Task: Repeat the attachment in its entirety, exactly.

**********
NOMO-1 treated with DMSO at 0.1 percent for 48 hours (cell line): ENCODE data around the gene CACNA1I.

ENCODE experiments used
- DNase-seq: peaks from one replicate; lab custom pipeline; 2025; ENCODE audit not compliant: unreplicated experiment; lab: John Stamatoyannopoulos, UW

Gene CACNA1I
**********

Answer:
NOMO-1 treated with DMSO at 0.1 percent for 48 hours (cell line): ENCODE data around the gene CACNA1I.

ENCODE experiments used
- DNase-seq: peaks from one replicate; lab custom pipeline; 2025; ENCODE audit not compliant: unreplicated experiment; lab: John Stamatoyannopoulos, UW

Gene CACNA1I